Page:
This was one of several steps taken by EDF after national policy decisions enabled further progress at Hinkley Point.
Planning permission for preparatory works follows the publication of the White Paper on Electricity Market Reform on 12 July and ratification of the National Policy Statement for Nuclear by Parliament on 18 July
Today (29 July) EDF and its partner Centrica will submit applications for permits required to build, commission, operate and decommission the nuclear power station. One is an application for a Nuclear Site Licence, to be assessed by the Office for Nuclear Regulation (ONR). The others are applications for environmental permits, to be assessed by the Environment Agency.
For the first time in the history of construction of nuclear plants in the UK, and as part of EDF commitment to openness, these applications will be made publicly available. Once submitted, the Nuclear Site Licence can be viewed at www.edfenergyconsultation.info/nslandepa and the environmental permit documents will also be uploaded in due course.
In a further step, progress has also been made on the procurement of reactor components for Hinkley Point C. EDF Energy has signed a contract with Areva to begin the forging process for some of the main reactor components that have long lead times.
EDF Energy chief executive Vincent de Rivaz said: “These are significant milestones. They demonstrate that we are progressing and delivering, while we also carry out the work to incorporate learnings from Japan and from our other new build projects internationally.”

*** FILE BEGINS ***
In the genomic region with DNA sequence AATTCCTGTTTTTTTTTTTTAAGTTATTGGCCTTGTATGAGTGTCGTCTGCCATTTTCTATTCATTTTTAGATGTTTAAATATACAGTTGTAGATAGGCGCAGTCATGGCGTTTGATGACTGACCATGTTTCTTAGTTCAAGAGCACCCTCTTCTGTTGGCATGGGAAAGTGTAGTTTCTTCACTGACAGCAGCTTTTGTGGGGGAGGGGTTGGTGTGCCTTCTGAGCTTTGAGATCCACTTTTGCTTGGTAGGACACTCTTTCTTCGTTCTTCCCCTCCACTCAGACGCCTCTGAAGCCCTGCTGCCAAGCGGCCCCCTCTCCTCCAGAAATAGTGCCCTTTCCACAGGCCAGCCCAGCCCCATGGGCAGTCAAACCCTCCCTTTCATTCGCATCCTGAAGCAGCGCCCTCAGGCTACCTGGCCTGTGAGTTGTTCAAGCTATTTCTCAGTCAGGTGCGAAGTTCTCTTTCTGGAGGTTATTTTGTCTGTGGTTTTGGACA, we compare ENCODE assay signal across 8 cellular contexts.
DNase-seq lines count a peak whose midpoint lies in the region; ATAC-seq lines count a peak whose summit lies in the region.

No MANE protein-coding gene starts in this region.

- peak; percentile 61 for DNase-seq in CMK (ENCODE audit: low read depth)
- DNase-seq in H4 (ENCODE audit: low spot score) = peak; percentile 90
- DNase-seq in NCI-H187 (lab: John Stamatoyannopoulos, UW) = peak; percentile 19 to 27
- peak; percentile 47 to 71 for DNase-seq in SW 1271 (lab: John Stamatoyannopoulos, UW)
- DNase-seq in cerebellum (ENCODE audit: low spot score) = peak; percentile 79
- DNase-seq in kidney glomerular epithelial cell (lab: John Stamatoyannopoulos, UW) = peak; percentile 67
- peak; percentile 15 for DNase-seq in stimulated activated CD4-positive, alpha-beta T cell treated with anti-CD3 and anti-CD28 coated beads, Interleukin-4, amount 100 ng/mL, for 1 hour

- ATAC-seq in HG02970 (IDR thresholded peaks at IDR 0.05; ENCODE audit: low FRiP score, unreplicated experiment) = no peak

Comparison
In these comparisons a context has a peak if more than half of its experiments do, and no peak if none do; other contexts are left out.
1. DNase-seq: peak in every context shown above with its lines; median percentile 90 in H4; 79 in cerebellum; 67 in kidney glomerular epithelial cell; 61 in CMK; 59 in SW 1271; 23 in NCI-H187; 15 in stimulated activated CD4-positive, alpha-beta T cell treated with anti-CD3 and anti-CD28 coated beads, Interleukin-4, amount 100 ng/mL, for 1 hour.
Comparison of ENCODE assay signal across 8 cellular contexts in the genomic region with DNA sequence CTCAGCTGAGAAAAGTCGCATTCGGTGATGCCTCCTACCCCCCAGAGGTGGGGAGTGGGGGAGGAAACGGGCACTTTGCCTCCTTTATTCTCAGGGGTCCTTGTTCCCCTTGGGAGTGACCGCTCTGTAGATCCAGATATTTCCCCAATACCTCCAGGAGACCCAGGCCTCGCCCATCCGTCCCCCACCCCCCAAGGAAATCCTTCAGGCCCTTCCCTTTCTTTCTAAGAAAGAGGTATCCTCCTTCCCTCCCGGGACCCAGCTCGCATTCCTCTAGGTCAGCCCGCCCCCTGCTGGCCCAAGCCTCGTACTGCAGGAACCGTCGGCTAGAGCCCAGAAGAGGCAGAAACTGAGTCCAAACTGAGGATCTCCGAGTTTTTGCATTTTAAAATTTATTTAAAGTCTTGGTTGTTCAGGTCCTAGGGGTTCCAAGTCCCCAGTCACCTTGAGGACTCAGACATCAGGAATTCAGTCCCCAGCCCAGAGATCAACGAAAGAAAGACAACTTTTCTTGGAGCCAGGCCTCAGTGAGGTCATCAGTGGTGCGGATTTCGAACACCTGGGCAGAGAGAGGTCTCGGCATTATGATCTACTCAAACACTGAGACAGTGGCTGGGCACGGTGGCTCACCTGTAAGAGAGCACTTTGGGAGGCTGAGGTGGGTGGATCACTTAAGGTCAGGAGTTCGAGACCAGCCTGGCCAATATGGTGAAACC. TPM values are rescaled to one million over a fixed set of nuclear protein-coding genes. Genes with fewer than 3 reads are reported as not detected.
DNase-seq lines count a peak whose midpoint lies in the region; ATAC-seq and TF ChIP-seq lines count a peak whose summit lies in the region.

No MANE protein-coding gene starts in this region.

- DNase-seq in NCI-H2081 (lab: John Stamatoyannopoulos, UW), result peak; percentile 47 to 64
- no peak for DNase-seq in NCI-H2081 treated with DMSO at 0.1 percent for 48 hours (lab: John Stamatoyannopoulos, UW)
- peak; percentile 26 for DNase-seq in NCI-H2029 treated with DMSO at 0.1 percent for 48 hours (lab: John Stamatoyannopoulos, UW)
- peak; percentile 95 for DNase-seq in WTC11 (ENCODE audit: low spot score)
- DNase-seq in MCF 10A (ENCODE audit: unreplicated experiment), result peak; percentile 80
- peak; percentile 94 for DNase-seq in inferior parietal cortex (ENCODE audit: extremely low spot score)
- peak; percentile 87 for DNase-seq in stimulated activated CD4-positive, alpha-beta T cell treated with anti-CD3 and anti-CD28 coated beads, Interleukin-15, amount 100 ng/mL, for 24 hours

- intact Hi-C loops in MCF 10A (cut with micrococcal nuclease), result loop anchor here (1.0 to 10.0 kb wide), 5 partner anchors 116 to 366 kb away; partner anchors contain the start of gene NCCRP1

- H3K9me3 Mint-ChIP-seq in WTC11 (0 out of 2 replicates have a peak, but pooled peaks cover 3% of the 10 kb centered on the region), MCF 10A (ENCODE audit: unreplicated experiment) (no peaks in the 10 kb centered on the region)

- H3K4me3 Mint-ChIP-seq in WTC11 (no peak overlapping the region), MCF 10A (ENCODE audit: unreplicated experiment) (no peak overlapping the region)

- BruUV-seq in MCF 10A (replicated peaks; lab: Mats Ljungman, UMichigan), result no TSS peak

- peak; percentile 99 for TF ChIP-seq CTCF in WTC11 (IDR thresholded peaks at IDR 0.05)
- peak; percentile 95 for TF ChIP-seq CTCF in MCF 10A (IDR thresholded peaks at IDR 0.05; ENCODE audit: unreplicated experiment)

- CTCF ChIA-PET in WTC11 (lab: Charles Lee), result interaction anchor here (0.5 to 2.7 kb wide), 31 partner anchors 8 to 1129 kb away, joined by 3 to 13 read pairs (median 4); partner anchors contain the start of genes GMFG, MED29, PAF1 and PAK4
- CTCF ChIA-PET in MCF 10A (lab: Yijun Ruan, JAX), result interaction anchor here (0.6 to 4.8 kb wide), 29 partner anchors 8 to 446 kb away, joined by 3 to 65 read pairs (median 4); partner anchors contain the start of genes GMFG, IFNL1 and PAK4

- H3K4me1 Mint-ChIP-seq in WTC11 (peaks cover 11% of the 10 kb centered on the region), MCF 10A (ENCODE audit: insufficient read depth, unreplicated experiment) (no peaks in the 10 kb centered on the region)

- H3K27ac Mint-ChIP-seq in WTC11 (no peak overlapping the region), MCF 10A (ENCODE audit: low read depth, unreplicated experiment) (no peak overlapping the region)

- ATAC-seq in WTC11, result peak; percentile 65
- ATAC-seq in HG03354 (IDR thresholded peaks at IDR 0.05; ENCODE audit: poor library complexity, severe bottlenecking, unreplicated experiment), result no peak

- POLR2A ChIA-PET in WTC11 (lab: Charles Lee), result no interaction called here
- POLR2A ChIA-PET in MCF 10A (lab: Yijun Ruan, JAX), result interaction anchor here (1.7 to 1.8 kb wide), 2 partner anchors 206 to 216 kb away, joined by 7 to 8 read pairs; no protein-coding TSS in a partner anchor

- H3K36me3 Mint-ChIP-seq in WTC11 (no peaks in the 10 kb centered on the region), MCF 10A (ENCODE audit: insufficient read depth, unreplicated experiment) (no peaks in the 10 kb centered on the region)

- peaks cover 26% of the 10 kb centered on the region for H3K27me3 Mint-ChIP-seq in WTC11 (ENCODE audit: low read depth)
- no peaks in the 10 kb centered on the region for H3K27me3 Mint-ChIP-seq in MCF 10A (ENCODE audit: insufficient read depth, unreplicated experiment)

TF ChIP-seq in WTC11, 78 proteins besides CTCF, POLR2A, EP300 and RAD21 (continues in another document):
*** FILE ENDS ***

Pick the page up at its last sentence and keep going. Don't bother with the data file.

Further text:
Works to prepare the site include fencing and site excavation. The programme of work has been planned to keep disruption to local communities to a minimum and includes commitments for more than £25 million worth of measures to mitigate the impact of the new build project.
The permission to carry out the work includes a range of conditions developed in discussion between EDF Energy and the council. The company is also working closely with the local authorities, residents and businesses to ensure that Somerset benefits fully from the £100m a year expected to be injected into the local economy each year during construction.
West Somerset has had a nuclear power station on the Bristol Channel coast since 1965 when Hinkley Point A began generating electricity after eight years of construction. Hinkley Point A had twin Magnox reactors that ceased production in 2000 and are now being decommissioned. An advanced gas-cooled reactor, Hinkley Point B, opened in 1976 and is due to cease production in 2016.
EDF Energy is proposing that Hinkley Point C will have two European Pressurised Reactors each of which would generate twice as much power as Hinkley B, serving five million homes. The government has identified Hinkley Point C as one of eight sites in the UK suitable for new nuclear power stations.